July 13, 2017
The Student Athlete Support Services in the Ohio State Department of Athletics held weeks three and four of the third-annual summer bridge program. The incoming Buckeyes discussed Ohio State’s academic integrity during week three, while week four was apps for education as each new Buckeye received an iPad provided by the athletic department.
Week 3: Academic Integrity
The student-athletes were educated on academic integrity at Ohio State and the differences of the Code of Conduct at the collegiate level compared to high school. The session opened up with Brett McDaniel, a learning specialist for SASSO, and he elaborated on what academic integrity means to him and the importance of it.
“It is always better to ask beforehand than to ask for forgiveness,” McDaniel said.
Next, the introduction of Dr. Hobgood, Coordinator for the Committee on Academic Misconduct at Ohio State. He spoke about Ohio State’s COAM. COAM stands for “Committee On Academic Misconduct.” COAM is in charge of educating and disciplining all Ohio State’s students who break the code of conduct rules. The student-athletes learned if they are found to have engaged, or attempted to engage, in any form of academic misconduct, the students will have two options: to either admit the acquisitions and accept the repercussions, or go up in front of COAM and have a hearing. The hearing with COAM consists of a panel of five committee members that will hear from both the student and the professor who turned in the academic misconduct.
The student-athletes wrapped up the day with breaking off into six groups to create and perform a 10-15 second skit about the most common scenarios of academic misconduct that students encounter. After each group performed, the audience would then decide what parts of the skit are violations of academic conduct. This was an amusing and light way to get the student-athletes discussing and learning more about academic misconduct.
Week 4: Apps for Education
Each student-athlete receives an iPad during their freshman year to use for homework, studying, game film, coaching videos and many self-service apps. When student-athletes are traveling for their sport’s competition, the iPad is a beneficial tool for being on the road because it is lightweight. Week four focused on educating the student-athletes on how to use their iPad and apps for education and studying their sport. Nicole Kraft, a clinical assistant professor for the school of communication, led this week’s session.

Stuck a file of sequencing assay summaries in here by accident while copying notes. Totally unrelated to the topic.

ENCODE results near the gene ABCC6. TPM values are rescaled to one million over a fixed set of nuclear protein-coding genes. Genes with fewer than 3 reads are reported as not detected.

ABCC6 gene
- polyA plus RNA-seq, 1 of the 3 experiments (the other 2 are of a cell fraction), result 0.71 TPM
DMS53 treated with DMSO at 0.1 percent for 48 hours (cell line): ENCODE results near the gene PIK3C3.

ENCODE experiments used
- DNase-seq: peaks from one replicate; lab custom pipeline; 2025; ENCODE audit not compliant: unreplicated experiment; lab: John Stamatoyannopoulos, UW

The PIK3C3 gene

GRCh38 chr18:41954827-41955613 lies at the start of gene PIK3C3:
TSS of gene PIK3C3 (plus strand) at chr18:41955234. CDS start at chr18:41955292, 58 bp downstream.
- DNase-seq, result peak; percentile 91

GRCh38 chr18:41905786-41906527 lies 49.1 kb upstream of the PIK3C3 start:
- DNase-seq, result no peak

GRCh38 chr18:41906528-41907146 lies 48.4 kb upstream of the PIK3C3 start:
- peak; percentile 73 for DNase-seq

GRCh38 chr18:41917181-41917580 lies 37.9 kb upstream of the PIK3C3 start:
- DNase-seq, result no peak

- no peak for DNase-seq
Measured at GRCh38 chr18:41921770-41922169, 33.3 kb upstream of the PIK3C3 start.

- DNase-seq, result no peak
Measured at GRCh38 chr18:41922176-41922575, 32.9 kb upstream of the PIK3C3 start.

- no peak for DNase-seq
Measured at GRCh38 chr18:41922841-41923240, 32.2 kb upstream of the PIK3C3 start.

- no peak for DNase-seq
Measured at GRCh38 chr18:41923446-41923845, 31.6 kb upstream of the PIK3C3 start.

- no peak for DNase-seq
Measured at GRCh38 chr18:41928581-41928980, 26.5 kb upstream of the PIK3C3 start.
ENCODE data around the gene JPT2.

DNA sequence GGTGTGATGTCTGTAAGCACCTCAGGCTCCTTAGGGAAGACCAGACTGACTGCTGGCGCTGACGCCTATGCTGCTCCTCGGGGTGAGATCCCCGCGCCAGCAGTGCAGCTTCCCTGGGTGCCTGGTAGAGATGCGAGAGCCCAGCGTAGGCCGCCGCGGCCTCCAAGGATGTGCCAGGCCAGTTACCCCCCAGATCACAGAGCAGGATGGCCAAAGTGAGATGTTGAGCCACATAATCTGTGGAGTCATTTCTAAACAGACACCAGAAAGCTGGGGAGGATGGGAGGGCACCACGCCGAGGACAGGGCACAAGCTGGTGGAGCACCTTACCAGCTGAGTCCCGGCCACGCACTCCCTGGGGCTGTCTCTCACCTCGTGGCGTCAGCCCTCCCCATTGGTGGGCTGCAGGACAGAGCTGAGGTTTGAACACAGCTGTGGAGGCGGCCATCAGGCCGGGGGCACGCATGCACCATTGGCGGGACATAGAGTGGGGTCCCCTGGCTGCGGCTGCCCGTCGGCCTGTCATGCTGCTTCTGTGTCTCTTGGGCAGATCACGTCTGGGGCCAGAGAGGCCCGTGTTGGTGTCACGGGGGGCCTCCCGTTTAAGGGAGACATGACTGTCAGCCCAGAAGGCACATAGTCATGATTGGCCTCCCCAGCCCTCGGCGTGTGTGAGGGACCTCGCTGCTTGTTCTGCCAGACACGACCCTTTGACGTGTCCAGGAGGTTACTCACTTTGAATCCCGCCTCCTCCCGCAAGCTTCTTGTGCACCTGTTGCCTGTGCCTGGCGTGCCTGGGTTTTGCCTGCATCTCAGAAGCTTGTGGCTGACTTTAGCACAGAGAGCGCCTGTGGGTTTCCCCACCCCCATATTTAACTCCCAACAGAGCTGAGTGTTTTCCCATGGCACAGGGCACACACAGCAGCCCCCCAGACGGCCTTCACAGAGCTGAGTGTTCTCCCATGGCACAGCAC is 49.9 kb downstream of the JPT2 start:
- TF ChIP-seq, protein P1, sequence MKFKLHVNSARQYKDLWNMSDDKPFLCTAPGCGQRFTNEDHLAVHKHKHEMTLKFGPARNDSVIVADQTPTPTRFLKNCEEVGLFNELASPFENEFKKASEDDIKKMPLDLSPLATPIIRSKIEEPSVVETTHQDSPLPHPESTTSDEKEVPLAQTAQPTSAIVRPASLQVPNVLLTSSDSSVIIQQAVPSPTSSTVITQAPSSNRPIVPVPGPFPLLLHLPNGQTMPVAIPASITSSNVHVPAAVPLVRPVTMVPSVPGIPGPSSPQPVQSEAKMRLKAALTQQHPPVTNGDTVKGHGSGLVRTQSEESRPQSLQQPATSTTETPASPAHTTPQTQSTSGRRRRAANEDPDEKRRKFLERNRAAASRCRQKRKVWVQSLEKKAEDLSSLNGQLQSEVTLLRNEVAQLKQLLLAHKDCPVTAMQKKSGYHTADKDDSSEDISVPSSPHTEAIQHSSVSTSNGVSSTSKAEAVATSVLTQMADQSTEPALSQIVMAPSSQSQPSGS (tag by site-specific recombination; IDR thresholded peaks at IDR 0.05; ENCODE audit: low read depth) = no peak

Some of the student-athletes had experience with an iPad before, but the majority didn’t. Kraft walked through step-by-step with the student-athletes. She began by going over the iPad’s features and self-service apps that allow student-athletes to use the iPads properly. One of the self-service apps included Split Screen, which allows student-athletes to effectively multitask when studying, doing an assignment or taking notes from a lecture video or game film.
Mitch Bergman, a freshman on the men’s soccer team, talked about how excited he is to have the Split Screen app for his freshman year, “I like how I can take notes on one side and write my paper on the other, will be useful.”
Dr. Melissa Beers, a psychologist and Program Director for the College of Psychology, also came to speak with the student athletes, and specifically on the Split Screen app. There are many positives about the app, but in today’s world there are so many distractions due to so many social media outlets, and Dr. Beers cautioned them on how to be effective with the Split Screen app, “Humans are not programmed to multi-task, so be smart about having two screens you have in front of you. Do not have your email or social media up while you are doing research for a paper, because you will get distracted.”
Kraft wrapped up the session answering any last questions the student-athletes had and ending with an overview of the day, “We want you to know about these features so you can change what you do to study so that it fits you. There are a variety of options to get you to success. The more times you use your iPad, the more likely you are to use it smartly and get the most out of it.”